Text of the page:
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Comment on DC Bar Petition to Raise Dues

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September 2, 2015

Clerk
District of Columbia Court of Appeals
430 E Street, N.W.
Suite 209
Washington, DC 20001

Re: Comment on D.C. Bar Board of Governors’  Petition to Raise Bar Dues Ceiling

Dear Chief Judge Washington:

Washington Council of Lawyers (“WCL”) writes in response to the D.C. Court of Appeals’ request for comments regarding the petition filed by the D.C. Bar Board of Governors seeking an increase in the dues ceiling for the D.C. Bar.

Since our founding as a voluntary bar association in 1971, WCL has promoted the public interest practice of law and pro bono service. We continue to seek and recommend strategies for all lawyers to engage in meaningful ways in providing legal services to those in our community who cannot afford an attorney. We strive to encourage more attorneys to make pro bono service a regular part of their legal careers, and to promote solutions to increase the availability of legal representation in the District of Columbia. Our members include attorneys at private law firms, contract attorneys, legal services attorneys, government attorneys, law school faculty, law students, and other legal professionals. We bring together all sectors of the legal community to work together to promote the access to justice.

The D.C. Bar Board of Governors’ petition proposes raising the bar dues ceiling from $285 to $380 to fund its projected operating expenses for the upcoming fiscal years. D.C. Bar dues fund the D.C. Bar’s operations (Bar Headquarters, Board of Professional Responsibility, Office of Bar Counsel, and Client Services Fund). The operations of the D.C. Bar Pro Bono Center are independent and unrelated to the level of dues set by the D.C. Bar.  D.C. Bar dues pose a significant financial burden on many WCL members and other members of the D.C. Bar, particularly among those who are legal services attorneys, community attorneys, reduced-fee practitioners, new lawyers and solo practitioners.

Many of our members and other members of the D.C. Bar have significant law school debt, and struggle to balance their passion for providing legal services to the poor with the financial realities present in our area. Increased Bar dues will make it harder for some attorneys to take on pro bono and public interest cases, as it will increase the financial burden on their law practices, and the need to charge and collect legal fees for the work they do. Regardless of whether the D.C. Bar dues are paid by the individual attorney, every increase to Bar dues marginally diminishes the ability of attorneys to provide affordable legal services to low and moderate income individuals in our community.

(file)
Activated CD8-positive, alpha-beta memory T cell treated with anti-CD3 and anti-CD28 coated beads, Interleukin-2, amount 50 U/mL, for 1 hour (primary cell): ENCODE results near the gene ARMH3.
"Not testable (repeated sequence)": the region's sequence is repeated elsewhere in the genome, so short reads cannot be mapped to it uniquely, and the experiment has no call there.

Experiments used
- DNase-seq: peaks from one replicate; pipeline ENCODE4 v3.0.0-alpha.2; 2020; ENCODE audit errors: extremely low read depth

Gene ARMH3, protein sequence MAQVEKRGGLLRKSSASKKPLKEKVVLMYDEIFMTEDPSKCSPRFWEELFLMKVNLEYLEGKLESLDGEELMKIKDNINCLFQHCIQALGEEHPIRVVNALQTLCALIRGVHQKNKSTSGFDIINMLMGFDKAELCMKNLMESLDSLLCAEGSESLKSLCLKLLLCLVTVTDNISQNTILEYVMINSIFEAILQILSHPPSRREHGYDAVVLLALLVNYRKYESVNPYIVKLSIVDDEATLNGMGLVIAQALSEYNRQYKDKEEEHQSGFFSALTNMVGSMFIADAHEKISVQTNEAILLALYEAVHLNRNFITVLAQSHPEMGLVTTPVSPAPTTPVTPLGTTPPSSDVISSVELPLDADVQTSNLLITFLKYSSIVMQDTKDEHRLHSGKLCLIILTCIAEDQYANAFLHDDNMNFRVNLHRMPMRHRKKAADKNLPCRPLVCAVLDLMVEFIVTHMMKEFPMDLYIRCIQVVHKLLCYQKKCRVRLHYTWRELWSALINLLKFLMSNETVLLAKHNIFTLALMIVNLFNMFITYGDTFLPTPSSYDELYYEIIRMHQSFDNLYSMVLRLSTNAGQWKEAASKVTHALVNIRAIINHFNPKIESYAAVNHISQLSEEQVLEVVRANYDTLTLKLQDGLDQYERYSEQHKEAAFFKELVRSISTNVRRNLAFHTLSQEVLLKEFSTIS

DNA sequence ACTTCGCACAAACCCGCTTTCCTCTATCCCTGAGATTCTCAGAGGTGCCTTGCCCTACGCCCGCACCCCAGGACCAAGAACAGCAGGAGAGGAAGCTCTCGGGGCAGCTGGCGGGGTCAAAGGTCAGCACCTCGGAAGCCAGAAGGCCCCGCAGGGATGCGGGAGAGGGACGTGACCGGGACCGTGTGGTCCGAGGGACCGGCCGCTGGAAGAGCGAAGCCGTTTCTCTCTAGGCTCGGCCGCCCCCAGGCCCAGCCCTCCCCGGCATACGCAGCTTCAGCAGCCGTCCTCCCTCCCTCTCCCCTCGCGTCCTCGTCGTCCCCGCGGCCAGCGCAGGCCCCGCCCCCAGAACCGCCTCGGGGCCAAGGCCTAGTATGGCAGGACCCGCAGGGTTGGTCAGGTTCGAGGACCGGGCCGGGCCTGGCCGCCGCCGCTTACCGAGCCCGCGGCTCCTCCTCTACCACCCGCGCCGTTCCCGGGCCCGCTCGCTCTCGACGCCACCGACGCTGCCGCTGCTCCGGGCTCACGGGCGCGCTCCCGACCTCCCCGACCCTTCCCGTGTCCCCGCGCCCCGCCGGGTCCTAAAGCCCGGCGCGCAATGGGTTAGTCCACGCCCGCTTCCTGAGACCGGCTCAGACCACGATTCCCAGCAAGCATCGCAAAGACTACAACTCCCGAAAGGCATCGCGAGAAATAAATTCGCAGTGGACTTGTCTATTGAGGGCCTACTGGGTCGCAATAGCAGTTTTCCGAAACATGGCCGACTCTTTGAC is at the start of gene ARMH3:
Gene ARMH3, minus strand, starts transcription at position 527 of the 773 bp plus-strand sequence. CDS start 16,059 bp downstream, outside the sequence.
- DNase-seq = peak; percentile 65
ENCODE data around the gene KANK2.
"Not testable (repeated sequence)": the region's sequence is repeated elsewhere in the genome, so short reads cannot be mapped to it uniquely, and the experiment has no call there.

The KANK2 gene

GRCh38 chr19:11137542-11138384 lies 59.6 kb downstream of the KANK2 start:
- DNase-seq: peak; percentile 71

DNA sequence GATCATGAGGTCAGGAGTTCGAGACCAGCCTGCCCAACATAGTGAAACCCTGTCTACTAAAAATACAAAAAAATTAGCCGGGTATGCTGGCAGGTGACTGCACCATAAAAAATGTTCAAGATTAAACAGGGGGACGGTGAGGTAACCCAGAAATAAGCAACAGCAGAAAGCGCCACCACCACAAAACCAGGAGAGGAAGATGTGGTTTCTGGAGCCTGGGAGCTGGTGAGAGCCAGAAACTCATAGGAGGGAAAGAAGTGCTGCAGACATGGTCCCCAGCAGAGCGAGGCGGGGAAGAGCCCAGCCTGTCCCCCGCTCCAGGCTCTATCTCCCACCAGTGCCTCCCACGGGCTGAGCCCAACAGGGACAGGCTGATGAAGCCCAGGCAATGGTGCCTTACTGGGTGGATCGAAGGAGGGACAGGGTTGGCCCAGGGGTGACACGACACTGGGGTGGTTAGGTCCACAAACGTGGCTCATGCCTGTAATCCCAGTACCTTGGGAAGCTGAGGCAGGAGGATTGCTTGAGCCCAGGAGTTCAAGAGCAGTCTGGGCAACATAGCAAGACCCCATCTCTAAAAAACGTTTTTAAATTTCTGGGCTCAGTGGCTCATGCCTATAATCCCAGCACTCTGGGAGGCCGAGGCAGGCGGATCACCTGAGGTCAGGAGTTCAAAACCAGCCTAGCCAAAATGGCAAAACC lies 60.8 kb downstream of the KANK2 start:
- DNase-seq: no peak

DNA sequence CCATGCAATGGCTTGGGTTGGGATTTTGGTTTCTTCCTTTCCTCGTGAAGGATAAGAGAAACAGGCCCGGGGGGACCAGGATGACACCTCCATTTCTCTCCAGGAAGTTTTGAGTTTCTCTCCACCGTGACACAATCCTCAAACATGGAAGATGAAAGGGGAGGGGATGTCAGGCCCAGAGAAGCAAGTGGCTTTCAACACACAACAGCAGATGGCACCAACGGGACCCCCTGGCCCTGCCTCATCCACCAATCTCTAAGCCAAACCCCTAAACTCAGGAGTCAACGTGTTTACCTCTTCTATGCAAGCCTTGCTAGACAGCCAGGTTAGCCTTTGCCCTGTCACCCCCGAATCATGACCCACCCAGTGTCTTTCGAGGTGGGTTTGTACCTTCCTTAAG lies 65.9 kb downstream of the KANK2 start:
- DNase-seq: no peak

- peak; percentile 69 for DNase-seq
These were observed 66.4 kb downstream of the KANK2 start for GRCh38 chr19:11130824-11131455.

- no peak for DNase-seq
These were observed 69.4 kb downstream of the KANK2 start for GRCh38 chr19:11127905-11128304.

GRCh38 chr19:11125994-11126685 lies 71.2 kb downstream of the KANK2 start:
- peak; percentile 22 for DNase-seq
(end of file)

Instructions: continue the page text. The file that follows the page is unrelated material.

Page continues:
D.C. Bar dues have increased each year since 1997 at a substantial rate. Even during the post-recession period between 2008 and 2010, Bar dues saw a notable increase from $188 to $224. Even when others in the D.C. legal community saw a substantial contraction in their earnings, and when legal services providers saw a significant decrease in donations, D.C. Bar dues increased. We recognize that D.C. Bar dues must increase from time to time in order to continue Bar operations, and we do not oppose some amount of increase to the current dues ceiling. However, increasing the dues ceiling is the first step to securing future dues increases, and we believe future dues increases should be minimized. The D.C.  Bar should be encouraged to consider the limited means of many public-interest minded attorneys, when considering future dues and dues ceiling increases. The Bar must carefully weigh the need for additional funding for its programs against the value of those services to the legal community.

We also are concerned that the makeup of the Board of Governors committee did not include attorneys from the public interest community. A broader committee composition is an important way of ensuring the mindful stewarding of the dues that D.C. Bar members pay. We urge the Bar to include a wider variety of perspectives on future committees.

WCL members are united in our support of facilitating conditions which will encourage attorneys to provide pro bono legal services and take on social justice cases. Our members and many other members of the D.C. Bar are cost-conscious, and D.C. Bar dues are not trivial for these attorneys. Increasing Bar dues will create more hard choices for attorneys in deciding when and if they are able to provide free and low bono representation and become legal services attorneys.

We recognize the efforts of D.C. Bar Board of Governors members involved in the process of recommending Bar dues ceiling increases, and appreciate the opportunity to submit comments on this important issue.

Sincerely yours,

Paul S. Lee
President
Washington Council of Lawyers